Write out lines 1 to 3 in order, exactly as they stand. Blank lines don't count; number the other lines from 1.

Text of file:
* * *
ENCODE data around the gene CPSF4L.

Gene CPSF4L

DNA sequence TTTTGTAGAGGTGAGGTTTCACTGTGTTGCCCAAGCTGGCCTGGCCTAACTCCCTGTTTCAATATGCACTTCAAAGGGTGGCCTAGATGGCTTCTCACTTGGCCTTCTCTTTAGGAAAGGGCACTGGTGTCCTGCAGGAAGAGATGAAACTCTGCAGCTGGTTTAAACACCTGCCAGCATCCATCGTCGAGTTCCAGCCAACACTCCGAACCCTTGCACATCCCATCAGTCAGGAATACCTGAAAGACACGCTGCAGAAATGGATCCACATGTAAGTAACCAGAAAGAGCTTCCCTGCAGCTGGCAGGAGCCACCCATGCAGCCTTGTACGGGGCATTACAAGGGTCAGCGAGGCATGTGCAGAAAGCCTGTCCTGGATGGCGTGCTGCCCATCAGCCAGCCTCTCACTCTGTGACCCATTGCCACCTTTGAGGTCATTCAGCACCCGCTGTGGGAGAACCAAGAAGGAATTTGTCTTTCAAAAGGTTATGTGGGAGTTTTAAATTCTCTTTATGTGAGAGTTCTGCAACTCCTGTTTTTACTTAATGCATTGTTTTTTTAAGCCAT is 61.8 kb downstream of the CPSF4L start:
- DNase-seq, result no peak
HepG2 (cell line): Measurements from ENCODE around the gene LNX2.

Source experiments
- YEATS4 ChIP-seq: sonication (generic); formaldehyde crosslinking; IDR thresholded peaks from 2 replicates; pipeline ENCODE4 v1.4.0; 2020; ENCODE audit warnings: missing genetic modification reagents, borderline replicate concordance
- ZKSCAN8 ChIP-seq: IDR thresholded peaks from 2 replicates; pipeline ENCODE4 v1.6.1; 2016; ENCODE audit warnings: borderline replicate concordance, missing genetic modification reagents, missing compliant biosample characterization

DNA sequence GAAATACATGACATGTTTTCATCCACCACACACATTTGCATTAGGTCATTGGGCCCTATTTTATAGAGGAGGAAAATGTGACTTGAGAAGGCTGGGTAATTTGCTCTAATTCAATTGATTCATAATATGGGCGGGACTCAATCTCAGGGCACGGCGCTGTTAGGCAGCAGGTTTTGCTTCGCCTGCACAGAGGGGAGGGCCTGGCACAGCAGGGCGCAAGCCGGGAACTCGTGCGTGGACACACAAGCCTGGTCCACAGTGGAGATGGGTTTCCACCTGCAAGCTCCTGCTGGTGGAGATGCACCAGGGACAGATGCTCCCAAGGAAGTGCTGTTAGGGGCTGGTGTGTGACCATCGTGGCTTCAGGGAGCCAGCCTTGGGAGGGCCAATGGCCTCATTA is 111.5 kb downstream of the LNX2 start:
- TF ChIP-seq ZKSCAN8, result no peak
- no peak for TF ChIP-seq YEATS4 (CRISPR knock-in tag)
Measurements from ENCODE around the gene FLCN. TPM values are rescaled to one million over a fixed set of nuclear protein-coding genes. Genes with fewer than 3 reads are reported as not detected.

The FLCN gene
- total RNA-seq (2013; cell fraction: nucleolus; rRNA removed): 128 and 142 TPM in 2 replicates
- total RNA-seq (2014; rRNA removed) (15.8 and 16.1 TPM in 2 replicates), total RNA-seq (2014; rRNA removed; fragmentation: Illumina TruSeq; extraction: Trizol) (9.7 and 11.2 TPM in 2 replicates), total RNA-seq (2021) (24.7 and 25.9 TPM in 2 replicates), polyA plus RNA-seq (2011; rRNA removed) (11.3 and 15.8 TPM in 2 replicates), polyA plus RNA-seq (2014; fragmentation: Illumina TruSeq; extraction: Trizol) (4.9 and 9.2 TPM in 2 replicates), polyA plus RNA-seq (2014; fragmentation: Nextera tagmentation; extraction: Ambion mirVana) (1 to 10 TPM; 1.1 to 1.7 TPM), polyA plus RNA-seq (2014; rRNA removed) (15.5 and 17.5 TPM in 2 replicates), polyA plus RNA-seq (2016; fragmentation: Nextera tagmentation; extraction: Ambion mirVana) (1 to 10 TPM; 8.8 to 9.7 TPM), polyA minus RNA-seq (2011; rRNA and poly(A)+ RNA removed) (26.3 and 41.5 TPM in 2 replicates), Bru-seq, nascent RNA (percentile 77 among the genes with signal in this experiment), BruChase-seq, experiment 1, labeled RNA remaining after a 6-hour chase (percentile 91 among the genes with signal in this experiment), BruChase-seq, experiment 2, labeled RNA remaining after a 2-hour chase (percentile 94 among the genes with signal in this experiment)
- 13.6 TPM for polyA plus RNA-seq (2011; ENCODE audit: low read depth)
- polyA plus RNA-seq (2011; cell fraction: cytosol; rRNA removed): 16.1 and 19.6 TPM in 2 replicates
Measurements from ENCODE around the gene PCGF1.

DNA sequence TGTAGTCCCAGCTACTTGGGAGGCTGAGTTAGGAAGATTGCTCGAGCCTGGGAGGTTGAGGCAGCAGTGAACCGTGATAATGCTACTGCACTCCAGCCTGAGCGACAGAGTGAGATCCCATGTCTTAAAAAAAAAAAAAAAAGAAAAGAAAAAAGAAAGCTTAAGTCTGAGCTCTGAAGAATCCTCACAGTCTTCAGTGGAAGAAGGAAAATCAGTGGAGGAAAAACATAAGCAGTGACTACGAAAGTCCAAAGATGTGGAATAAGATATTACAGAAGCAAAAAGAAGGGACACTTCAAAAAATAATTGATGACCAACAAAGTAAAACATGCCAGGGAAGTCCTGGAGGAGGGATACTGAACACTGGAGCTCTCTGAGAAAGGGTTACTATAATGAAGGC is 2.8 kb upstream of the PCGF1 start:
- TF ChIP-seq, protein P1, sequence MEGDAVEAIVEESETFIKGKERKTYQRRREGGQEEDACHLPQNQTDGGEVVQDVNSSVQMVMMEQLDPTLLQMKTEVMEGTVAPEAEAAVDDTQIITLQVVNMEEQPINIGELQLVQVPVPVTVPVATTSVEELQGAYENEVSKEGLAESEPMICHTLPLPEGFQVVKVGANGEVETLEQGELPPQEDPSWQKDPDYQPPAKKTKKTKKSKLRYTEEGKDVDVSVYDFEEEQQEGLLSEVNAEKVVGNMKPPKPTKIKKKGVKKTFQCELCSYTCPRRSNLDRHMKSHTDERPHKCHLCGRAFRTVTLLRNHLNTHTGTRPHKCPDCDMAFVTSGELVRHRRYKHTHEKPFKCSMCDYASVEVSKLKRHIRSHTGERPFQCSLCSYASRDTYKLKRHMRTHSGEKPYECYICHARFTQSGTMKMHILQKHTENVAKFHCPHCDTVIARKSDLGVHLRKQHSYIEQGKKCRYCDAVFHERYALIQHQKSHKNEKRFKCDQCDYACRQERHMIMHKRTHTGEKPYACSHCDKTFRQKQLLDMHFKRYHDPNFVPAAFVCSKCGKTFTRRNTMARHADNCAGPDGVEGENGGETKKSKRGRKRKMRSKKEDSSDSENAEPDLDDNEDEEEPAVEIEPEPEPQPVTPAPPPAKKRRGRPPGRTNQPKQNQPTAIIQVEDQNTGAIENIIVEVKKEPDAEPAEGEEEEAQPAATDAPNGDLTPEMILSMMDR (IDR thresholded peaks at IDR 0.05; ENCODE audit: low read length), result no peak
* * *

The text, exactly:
ENCODE data around the gene CPSF4L.

Gene CPSF4L

DNA sequence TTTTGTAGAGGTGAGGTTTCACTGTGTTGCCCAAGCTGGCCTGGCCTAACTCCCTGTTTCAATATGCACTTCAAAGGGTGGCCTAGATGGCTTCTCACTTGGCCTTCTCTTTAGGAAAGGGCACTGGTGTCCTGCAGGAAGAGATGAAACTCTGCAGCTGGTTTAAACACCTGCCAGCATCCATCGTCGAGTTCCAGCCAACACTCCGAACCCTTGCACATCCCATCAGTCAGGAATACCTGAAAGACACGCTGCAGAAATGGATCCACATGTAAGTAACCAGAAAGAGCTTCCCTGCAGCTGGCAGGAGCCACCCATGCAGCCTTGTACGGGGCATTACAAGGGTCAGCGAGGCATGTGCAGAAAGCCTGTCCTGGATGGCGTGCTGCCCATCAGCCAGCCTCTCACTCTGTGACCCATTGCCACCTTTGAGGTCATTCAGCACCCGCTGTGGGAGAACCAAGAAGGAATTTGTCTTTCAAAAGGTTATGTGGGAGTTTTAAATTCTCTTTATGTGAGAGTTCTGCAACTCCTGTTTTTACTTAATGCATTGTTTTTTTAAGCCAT is 61.8 kb downstream of the CPSF4L start: